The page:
JUSTICE HEIPLE delivered the opinion of the court:
The petitioner, John Childress, appeals from a Cook County circuit court order dismissing his post-conviction petition. Because petitioner was sentenced to death, this court has jurisdiction over the instant appeal pursuant to Supreme Court Rule 651(a) (134 Ill. 2d R. 651(a)). For the following reasons, we now affirm.
A jury in the circuit court of Cook County convicted petitioner of first degree murder, home invasion, burglary and attempted aggravated criminal sexual assault and sentenced petitioner to death. On direct appeal, this court reversed petitioner's conviction for burglary, but affirmed petitioner's remaining convictions and death sentence. People v. Childress, 158 Ill. 2d 275 (1994). The United States Supreme Court denied petitioner's petition for writ of certiorari. Childress v. Illinois, 513 U.S. 881, 130 L. Ed. 2d 143, 115 S. Ct. 215 (1994).
Petitioner subsequently filed a post-conviction petition alleging that his trial counsel was ineffective for, inter alia, (1) failing to ask prospective jurors whether they would automatically impose the death penalty if petitioner was found guilty of first degree murder; (2) failing to introduce into evidence photographs of wounds on petitioner's hands which depicted defensive wounds consistent with petitioner's claim that the victim was the initial aggressor; and (3) failing to investigate and present mitigating evidence regarding petitioner's medical and family background at sentencing.
The trial court dismissed petitioner's first and third claims without conducting an evidentiary hearing. The trial court conducted an evidentiary hearing on petitioner's remaining claim regarding defense counsel's failure to introduce the photographs of petitioner's hands. At the evidentiary hearing, the parties stipulated that the victim was stabbed to death on the night of August 15, 1989, and that petitioner was arrested by the police the following day. Deborah Hansen, an investigator for the Cook County public defender's office, testified that on August 17, 1989, she took 10 Polaroid photographs of cuts on petitioner's hands.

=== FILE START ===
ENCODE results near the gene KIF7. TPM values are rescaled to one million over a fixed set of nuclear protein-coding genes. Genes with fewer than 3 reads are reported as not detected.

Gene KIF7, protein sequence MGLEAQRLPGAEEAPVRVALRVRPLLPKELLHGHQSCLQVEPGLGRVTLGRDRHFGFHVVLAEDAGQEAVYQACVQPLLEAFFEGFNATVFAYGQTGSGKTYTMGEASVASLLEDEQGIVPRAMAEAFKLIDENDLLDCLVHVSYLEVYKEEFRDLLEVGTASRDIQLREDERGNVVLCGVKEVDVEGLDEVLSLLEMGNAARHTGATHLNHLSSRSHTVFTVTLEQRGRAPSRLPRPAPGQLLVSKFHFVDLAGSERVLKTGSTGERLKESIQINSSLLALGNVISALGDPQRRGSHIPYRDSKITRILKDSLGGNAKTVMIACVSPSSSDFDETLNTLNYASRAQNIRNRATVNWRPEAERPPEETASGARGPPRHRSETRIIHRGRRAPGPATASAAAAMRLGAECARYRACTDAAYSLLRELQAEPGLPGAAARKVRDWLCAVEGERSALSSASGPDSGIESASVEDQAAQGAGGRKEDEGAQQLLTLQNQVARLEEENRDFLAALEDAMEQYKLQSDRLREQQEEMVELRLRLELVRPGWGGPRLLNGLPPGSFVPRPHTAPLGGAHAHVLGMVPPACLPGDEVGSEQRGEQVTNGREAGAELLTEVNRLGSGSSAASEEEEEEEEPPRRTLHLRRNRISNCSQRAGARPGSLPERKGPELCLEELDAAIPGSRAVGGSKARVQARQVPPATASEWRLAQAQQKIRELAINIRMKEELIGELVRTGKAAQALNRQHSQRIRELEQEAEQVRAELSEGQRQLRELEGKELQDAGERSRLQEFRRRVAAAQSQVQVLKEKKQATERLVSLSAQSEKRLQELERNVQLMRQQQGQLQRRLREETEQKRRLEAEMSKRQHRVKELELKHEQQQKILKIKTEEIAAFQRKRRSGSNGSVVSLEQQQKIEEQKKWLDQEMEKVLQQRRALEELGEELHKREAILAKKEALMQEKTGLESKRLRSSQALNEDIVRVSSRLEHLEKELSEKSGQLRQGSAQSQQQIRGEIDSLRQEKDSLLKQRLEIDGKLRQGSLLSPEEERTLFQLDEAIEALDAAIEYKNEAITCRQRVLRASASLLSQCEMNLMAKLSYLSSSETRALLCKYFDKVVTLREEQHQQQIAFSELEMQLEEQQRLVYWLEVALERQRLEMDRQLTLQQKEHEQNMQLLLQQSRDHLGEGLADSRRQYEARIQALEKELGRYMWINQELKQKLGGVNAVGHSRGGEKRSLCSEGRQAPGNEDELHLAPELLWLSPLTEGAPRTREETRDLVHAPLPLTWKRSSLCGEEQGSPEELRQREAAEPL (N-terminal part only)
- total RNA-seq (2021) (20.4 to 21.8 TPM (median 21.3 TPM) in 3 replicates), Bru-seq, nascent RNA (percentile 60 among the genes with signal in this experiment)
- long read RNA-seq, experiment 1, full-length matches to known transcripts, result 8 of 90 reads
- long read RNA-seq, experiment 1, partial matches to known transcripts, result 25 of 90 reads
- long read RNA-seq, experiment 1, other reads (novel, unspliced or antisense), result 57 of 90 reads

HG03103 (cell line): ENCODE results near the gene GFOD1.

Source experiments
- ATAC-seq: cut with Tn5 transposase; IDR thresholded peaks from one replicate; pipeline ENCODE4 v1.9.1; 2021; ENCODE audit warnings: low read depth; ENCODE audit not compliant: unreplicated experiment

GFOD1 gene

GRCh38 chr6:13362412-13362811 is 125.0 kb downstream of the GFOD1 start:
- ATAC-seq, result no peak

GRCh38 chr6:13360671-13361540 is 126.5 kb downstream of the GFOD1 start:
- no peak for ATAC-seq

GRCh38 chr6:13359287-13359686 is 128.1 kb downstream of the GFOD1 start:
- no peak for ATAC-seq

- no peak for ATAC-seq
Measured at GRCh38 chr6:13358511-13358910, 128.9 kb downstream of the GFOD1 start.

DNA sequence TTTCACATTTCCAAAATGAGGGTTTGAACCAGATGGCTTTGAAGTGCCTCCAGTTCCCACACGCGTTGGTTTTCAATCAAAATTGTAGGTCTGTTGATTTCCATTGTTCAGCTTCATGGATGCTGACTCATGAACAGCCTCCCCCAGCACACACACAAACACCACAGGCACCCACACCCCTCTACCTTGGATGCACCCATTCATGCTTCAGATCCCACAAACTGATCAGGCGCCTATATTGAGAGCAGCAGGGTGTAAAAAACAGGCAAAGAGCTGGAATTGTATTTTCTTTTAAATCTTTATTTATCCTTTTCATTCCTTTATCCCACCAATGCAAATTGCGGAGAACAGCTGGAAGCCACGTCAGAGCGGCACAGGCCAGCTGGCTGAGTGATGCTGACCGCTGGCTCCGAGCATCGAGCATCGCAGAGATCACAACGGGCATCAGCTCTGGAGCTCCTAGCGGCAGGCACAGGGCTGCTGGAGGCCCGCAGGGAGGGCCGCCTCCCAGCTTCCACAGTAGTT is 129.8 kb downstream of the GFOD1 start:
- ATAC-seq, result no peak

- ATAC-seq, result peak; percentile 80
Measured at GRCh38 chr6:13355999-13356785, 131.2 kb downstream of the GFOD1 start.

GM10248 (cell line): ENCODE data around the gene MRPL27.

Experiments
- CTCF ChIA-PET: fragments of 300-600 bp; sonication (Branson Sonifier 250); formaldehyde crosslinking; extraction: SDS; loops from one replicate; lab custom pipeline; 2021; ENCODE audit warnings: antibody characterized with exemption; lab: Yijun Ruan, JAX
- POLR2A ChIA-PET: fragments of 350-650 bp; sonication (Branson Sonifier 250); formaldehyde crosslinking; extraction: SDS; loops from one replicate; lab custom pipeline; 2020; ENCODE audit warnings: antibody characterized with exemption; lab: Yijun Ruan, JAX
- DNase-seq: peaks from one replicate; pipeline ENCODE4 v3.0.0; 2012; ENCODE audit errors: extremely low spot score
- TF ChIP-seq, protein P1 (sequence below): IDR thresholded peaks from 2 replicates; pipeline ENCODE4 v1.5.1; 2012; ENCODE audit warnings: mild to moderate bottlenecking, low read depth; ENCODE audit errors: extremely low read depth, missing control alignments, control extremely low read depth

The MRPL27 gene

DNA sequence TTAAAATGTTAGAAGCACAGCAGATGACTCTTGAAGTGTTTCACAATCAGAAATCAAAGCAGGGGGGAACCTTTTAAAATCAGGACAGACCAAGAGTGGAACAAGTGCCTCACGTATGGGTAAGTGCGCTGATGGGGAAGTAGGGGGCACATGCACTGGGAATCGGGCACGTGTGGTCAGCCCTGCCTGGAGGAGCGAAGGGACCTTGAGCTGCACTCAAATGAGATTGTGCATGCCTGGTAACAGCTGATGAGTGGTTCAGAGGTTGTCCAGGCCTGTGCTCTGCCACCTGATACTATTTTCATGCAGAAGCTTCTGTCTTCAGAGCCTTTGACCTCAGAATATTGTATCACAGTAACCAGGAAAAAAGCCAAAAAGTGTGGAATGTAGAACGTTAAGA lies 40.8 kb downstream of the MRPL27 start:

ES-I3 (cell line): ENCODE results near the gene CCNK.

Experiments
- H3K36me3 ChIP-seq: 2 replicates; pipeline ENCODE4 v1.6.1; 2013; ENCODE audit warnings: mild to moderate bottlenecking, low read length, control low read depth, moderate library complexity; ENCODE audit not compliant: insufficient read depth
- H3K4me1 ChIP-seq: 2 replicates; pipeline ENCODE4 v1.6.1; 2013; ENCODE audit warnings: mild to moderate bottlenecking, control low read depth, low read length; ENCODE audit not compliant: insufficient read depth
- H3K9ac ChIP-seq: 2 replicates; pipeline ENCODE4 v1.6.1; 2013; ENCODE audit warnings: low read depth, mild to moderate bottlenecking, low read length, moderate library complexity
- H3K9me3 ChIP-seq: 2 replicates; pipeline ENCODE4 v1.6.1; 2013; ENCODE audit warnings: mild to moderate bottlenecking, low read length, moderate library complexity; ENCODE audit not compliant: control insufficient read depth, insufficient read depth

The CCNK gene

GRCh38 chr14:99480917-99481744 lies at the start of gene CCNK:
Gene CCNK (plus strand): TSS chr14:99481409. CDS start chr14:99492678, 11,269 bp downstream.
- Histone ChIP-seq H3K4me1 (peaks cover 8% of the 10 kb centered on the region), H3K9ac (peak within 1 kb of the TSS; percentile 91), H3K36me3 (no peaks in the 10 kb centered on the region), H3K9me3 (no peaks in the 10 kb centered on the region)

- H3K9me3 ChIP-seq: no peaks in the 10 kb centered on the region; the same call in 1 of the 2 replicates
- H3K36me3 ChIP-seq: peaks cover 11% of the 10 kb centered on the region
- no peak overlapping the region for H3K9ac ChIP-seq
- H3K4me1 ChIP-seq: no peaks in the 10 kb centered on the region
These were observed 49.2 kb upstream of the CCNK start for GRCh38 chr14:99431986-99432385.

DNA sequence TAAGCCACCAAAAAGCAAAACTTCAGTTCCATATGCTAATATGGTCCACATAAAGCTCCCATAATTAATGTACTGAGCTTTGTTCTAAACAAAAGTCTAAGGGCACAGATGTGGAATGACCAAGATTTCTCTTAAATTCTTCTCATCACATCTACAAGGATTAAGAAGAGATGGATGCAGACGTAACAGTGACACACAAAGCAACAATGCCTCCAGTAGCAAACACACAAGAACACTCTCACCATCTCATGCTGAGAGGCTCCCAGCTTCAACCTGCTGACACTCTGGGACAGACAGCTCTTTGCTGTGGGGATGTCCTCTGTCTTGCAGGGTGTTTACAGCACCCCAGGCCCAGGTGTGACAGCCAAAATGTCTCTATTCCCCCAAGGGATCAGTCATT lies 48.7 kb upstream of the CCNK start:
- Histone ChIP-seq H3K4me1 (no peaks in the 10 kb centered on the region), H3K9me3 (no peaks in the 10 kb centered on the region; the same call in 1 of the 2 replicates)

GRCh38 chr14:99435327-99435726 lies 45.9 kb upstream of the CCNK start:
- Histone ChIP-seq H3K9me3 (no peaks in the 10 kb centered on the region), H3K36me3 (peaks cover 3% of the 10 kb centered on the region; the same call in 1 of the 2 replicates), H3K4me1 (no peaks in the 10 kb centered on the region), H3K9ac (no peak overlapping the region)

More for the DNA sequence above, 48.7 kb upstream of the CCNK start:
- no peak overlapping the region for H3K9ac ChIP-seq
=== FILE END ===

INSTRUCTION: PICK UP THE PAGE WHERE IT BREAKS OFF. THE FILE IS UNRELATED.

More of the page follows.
Karen Shields, an assistant Cook County public defender, testified that she had been an assistant public defender for approximately eight years when she was appointed to represent petitioner. At that time, Shields was a member of the Cook County public defender's homicide task force, which was composed of more experienced public defenders who exclusively represented defendants charged with murder. Shields testified that she examined the photographs prior to trial but decided not to introduce the photographs into evidence at trial because she thought the wounds were fingernail scratches which could have been inflicted while petitioner was stabbing the victim. Shields also testified that it was impossible to tell from the photographs how old the wounds were. Shields was concerned that the photos were a "double-edged sword" because they were a "vivid reminder" to the jury of the injuries suffered by the petitioner compared to numerous stab wounds suffered by the victim. (The victim sustained 12 stab wounds and 10 incised wounds.) Shields testified that she was concerned the State would use the photos against petitioner.